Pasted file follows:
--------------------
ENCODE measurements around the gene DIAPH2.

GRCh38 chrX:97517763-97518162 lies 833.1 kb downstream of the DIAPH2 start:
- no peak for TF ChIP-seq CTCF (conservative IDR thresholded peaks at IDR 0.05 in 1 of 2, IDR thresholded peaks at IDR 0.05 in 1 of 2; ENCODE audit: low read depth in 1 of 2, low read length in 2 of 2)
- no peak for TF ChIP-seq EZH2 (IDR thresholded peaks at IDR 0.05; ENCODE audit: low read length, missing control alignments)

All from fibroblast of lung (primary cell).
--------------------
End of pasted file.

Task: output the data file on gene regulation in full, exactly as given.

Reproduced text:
ENCODE measurements around the gene DIAPH2.

GRCh38 chrX:97517763-97518162 lies 833.1 kb downstream of the DIAPH2 start:
- no peak for TF ChIP-seq CTCF (conservative IDR thresholded peaks at IDR 0.05 in 1 of 2, IDR thresholded peaks at IDR 0.05 in 1 of 2; ENCODE audit: low read depth in 1 of 2, low read length in 2 of 2)
- no peak for TF ChIP-seq EZH2 (IDR thresholded peaks at IDR 0.05; ENCODE audit: low read length, missing control alignments)

All from fibroblast of lung (primary cell).